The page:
Academic journal article Journal of Social Sciences

Moderators of the Effectiveness of Adult Learning Method Practices

Academic journal article Journal of Social Sciences

Moderators of the Effectiveness of Adult Learning Method Practices

Article excerpt

Abstract: Problem statement: The purpose of the analyses reported in this study was to identify the moderators of the effectiveness of evidence-based adult learning method practices. Approach: The particular practices that were found most effective in 58 randomized controlled design studies of four adult learning methods were examined to identify the conditions under which learner outcomes were optimized. Results: Thirteen different practices had moderate to large effects on learner outcomes. The particular practices that had positive learner benefits were ones that actively involved learners in acquiring new knowledge or skills. Further analysis showed that optimal learner benefits were realized when 4 or 5 different practices were used in combination with fewer than 40 participants in applied settings and the instruction or training lasted more than 20h and was conducted on multiple occasions. Conclusion: Implications for professional development are described in terms of taking the moderators of adult learning practices (number of adult learning practices, hours of instruction or training, real-life settings and number of learners) into consideration to ensure optimal learner benefits.

Key words: Participatory practices, learning methods, solution-centered approach, influencing learner outcomes, professional development

(ProQuest: ... denotes formulae omitted.)

INTRODUCTION

The term adult learning refers to a collection of theories and models for describing the processes and conditions under which learning beyond secondary school education is optimized (Merriam, 2001; Smith and DeFrates-Densch, 2009; Yang, 2003). Adult learning is premised on a learner's readiness-to-learn, self-directedness, active participation in the learning process and a solution-centered approach to knowledge and skill acquisition (Knowles et al., 2011). Central features of nearly all adult learning theories and models are active learner participation in acquiring and mastering new knowledge or skills (Kolb, 1984) and reflection and self-assessment of the mastery of the knowledge or skills (Schon, 1990).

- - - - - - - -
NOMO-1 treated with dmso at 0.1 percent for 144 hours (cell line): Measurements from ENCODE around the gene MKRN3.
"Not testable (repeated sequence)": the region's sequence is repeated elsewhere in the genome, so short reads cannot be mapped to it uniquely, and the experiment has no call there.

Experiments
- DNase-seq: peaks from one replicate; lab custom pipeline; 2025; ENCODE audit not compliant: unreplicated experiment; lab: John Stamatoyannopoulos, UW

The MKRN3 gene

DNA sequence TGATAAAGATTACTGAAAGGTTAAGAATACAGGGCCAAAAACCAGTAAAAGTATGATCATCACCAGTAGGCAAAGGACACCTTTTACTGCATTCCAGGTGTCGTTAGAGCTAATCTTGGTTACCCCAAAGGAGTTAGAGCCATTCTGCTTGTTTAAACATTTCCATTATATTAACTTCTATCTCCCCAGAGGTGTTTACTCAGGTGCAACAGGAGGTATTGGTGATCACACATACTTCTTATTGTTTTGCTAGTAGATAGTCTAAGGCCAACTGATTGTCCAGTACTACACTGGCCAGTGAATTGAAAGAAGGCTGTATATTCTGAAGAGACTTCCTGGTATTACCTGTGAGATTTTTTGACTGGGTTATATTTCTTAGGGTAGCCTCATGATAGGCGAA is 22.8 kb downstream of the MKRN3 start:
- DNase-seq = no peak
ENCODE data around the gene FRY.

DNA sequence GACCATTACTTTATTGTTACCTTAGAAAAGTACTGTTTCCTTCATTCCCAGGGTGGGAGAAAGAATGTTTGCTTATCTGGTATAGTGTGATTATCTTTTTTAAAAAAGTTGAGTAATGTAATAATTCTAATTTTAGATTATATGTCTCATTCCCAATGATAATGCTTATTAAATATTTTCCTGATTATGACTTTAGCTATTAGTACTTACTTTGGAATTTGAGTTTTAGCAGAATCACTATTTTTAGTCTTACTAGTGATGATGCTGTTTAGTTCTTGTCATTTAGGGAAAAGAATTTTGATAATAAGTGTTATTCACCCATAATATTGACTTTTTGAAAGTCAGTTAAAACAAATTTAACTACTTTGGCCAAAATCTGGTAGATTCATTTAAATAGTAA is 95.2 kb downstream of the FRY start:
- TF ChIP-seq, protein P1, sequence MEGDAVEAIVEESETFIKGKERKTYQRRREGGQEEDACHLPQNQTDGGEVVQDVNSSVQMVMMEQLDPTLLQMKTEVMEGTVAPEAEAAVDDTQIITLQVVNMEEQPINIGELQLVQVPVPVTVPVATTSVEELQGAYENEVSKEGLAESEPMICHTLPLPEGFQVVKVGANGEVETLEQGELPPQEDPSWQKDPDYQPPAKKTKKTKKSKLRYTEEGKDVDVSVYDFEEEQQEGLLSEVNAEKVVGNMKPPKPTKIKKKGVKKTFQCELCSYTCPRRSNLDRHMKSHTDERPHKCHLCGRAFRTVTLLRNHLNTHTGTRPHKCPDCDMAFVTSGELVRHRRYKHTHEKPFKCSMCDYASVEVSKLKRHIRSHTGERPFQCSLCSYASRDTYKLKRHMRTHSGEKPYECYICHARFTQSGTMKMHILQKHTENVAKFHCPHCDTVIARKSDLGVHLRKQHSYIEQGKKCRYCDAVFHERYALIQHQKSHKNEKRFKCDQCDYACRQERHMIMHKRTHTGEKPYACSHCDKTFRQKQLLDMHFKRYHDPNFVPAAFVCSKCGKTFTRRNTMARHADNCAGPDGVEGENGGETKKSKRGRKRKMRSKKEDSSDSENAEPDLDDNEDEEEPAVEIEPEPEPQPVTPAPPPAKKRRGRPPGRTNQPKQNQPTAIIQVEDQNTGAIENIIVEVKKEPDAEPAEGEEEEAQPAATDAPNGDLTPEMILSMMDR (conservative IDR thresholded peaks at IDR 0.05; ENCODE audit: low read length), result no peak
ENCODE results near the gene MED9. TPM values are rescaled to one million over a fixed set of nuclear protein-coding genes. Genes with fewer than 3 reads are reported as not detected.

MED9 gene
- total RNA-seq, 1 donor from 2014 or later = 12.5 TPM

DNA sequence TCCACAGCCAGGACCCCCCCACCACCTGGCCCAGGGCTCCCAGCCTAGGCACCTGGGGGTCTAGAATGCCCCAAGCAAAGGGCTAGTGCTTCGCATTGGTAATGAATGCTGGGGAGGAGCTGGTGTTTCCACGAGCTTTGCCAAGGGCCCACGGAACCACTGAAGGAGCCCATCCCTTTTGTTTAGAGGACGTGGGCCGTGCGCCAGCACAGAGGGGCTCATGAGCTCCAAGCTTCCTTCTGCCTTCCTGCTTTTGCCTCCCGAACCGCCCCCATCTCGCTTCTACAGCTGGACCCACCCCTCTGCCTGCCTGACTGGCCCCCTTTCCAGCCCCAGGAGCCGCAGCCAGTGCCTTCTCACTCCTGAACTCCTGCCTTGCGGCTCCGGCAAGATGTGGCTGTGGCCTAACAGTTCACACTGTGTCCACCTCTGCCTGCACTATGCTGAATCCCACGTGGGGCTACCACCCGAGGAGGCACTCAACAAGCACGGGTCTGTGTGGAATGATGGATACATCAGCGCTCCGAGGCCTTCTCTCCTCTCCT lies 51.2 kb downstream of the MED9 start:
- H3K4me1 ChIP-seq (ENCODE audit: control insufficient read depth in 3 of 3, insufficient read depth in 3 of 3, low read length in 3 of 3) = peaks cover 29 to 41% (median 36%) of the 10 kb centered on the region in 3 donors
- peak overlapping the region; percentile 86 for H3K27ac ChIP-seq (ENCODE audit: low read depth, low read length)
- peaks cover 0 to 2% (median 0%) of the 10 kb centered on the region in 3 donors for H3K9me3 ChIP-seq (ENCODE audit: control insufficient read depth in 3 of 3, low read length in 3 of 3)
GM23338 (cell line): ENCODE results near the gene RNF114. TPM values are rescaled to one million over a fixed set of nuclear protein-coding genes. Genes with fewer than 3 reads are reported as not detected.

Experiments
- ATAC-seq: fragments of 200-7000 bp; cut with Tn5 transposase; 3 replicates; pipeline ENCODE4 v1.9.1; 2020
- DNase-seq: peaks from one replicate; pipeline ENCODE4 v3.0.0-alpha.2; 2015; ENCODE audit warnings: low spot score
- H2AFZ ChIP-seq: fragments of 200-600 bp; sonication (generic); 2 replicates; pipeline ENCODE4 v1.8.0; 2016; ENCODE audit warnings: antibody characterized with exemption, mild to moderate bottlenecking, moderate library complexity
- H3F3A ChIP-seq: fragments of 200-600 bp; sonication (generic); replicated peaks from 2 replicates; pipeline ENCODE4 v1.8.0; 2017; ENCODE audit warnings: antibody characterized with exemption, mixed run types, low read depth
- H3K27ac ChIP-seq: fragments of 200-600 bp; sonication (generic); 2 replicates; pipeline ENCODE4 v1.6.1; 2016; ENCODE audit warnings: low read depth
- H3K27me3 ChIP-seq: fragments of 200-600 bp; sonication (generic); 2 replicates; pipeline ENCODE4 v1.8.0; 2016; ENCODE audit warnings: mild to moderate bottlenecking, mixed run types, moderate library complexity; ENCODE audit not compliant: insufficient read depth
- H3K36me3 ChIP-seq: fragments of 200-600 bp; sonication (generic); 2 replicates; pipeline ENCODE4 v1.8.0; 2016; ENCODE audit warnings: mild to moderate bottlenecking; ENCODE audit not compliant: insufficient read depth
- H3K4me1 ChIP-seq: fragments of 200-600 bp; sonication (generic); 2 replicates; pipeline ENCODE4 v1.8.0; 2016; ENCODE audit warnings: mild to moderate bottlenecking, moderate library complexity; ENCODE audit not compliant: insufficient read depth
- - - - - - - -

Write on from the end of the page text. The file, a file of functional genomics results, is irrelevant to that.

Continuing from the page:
The extent to which different adult learning methods are effective in terms of influencing learner knowledge and skills, attitudes and beliefs and the adoption and use of innovative or novel practices, has been the focus of both narrative and systematic reviews of adult learning research studies (Smith and Gillespie, 2007; Taylor, 2007; Tusting and Barton, 2006). Dunst et al. (2010a; 2010b) recently completed a meta-analysis of four adult learning methods where the focus of analysis was unpacking (Dunst and Trivette, 2009b; Kelly and Perkins, 2012) and unbundling (Lipsey, 1993) the learning methods to identify which characteristics of the methods best explained learner outcomes. This study includes further analyses of the studies in the (Dunst et al., 2010a) meta-analysis to identify the adult learning method practices that mattered most in terms of explaining changes and improvements in learner knowledge, skills, attitudes and self-efficacy beliefs.

Adult learning methods: The four adult learning methods that were the focus of analysis were selected because they have been used to facilitate or improve learner outcomes and each has been investigated using randomized controlled designs. The studies compared participants who received either instruction or training using the adult learning methods with participants who received no intervention, or compared participants who were taught using the adult learning methods with participants who were taught another type of instruction or training.

The four adult learning methods were accelerated learning, coaching, guided design and just-in-time training. Accelerated learning includes procedures for creating a relaxed emotional state, an orchestrated and multi-sensory learning experience and practices for promoting active learner engagement in the learning process (Meier, 2000). …

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